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Mount Pleasant residents shouldn’t be alarmed by the large sign stationed at 17th and Newton Streets NW. Though the orange traffic posting warns, “MOUNT PLEASANT CLOSED,” the neighborhood has no plans to shut down after more than a century of existence. The sign actually refers to a small slice of Mount Pleasant Street, which will be closed to through traffic while D.C.’s Department of Public Works reconstructs nearby Park Road. “They probably were trying to reduce the number of letters to be used,” explains project manager Bijan Haghtalab.

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Corrections and Clarifications When Corrections Corporation of America (CCA) warden Jimmie Turner testified to an Ohio legislative committee about six inmate escapes and other problems at its Youngstown prison, which houses 1,500 District inmates, he experienced a memory lapse about deaths and violence in the facility. Turner first declared that two District inmates had died in Youngstown because of medical conditions. “Before the day was over, he double-checked and corrected himself and said that three prisoners died,” says Peter Davis, executive director of the Ohio legislature’s Corrections Institution Inspection Committee. Turner also told committee members that only 13 inmates had been stabbed since D.C. transferred prisoners to Youngstown in May 1997. But prison records tell a different story: At least 20 stabbings have occurred since the facility opened, and violent attacks total 47, according to Al Gerhardstein, a Cincinnati lawyer representing District inmates in a lawsuit against CCA. Davis says he asked Turner to testify again before the committee to get the numbers right. CCA officials would not comment on the discrepancies.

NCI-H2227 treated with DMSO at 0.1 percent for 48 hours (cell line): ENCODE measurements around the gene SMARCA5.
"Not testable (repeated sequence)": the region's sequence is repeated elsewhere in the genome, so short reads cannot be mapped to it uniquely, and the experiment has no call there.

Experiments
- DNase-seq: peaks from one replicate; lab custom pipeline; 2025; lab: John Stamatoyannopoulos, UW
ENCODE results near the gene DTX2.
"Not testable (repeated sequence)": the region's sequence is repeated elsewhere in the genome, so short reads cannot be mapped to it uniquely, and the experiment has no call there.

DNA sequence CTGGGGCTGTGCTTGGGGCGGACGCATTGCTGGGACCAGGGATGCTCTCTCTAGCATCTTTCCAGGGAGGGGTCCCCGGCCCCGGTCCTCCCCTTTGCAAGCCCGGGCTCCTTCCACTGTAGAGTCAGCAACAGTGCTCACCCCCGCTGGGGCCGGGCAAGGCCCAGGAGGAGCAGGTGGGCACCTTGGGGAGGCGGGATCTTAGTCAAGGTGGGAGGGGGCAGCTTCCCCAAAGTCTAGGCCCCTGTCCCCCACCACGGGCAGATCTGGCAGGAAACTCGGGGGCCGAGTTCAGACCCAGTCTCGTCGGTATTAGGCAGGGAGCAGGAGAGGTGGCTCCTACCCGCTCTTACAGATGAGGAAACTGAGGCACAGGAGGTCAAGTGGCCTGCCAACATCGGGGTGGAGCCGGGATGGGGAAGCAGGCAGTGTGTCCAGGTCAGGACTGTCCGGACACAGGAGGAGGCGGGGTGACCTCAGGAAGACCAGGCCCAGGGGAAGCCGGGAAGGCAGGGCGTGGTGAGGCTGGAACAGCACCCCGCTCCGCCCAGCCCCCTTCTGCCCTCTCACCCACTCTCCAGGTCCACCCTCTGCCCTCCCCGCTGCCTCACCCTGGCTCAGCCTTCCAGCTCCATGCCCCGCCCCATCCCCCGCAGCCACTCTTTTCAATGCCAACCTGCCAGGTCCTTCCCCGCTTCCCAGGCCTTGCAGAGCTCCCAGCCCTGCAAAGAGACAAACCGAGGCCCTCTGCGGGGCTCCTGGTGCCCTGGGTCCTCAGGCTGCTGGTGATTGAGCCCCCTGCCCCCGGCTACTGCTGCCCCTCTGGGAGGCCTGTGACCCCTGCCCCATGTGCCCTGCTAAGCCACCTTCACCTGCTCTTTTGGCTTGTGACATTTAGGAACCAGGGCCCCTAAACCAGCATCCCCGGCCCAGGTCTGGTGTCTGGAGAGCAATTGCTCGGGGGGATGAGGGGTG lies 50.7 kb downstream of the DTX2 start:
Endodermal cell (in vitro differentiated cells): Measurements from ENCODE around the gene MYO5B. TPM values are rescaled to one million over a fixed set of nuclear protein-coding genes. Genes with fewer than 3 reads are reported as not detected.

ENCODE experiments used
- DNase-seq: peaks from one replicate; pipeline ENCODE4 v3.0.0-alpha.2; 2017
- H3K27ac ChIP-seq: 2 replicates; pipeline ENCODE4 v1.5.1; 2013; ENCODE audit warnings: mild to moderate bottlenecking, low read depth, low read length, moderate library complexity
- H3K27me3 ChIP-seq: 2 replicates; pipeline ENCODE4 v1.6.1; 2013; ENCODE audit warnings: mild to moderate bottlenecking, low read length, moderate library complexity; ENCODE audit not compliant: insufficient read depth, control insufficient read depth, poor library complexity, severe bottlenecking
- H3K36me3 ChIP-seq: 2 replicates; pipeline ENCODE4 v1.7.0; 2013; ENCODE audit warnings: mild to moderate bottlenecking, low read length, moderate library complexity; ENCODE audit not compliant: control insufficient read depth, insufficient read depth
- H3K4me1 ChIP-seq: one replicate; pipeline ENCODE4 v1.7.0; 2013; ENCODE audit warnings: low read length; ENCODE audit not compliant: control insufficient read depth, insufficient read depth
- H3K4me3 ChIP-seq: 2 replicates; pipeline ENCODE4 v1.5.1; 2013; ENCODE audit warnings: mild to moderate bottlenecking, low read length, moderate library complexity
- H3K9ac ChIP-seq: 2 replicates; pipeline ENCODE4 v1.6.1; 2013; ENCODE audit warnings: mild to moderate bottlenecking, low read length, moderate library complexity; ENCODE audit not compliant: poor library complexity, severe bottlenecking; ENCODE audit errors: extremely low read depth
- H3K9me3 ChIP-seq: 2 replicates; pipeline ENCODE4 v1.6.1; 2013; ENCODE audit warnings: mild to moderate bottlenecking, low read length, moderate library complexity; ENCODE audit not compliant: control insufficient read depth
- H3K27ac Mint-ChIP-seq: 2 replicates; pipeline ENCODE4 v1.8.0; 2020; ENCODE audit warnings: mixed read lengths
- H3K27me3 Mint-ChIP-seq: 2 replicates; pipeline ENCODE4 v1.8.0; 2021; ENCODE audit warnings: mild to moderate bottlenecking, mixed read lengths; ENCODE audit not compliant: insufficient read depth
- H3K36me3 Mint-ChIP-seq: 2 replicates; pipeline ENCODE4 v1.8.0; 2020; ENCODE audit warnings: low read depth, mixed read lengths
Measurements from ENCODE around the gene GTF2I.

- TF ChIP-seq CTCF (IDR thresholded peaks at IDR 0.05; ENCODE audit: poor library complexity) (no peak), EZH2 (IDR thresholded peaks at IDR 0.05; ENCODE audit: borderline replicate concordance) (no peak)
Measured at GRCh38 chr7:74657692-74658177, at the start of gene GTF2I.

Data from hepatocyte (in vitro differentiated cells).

Kicking It D.C. Superior Court Criminal Case Records office, 3:40 p.m., Monday: “I want to do a criminal background check,” says a lanky, well-dressed gentleman to the clerk behind the counter. “On who?” the clerk asks. “On me,” the man responds. After taking a moment to peruse his printout, the man has a few questions. “What does ‘ADW’ mean?” he asks. “Assault with a deadly weapon,” the clerk replies, not looking up from his screen. “A deadly weapon?” Yes, the clerk says, a deadly weapon. “Oh, that’s my foot,” the man conjectures. “What’s ‘W’?” he inquires about a different abbreviation. “That means it got dismissed because the government wasn’t ready,” the clerk explains. “Oh, that’s good,” the man notes and promptly walks out.

Statistically Significant Despite rosy reports about the local economy, the Bureau of Labor Statistics (BLS) delivered a stinker this month: D.C. experienced a 2.3 percent decline in job growth from July ’97 to July ’98. The District did get more work in a surprising category: manufacturing. Huh? “D.C. is definitely not known as a manufacturing town,” notes Charles McMillion, chief economist for MBG Information Services, which analyzed the BLS numbers. “But it does have a big publishing industry.”

Cyberpeek First came Jennifer Ringley’s personal Web site (“Voyeur Eyes Only,” 8/29/97), and now you can bookmark one from Dupont Circle resident Sean Patrick Williams. Using a PC and $150 digital camera, Williams transmits “Sean Patrick Live!” a video diary of his life at home and work. Williams pitches www.seanpatricklive.com as a public service to D.C.’s disaffected. “A lot of people feel really lonely,” says Williams. “[T]hey sit by their computers alone. On my site, they can see that they are not the only ones.”

Switching Partners Journalist Larry Matthews, who is scheduled to be sentenced for downloading and transmitting kiddie porn on the Internet on Dec. 11 (“Pleading the First,” 8/7), intends to follow his associate defense attorney, Leslie S. McAdoo-Brobson, to the high-powered offices of Holland & Knight. “The case is different now,” Matthews says. “And Holland & Knight has a lot of experience in the federal system. And they have the legal horsepower.” Other forces are no doubt in play: While Matthews offered up kind words for former legal counsel Michael Statham, he reportedly owes Statham at least $40,000. Holland & Knight is considering representing Matthews pro bono.

Reporting by Dan Avery, Paula Park, Amanda Ripley, Michael Schaffer, and Jake Tapper.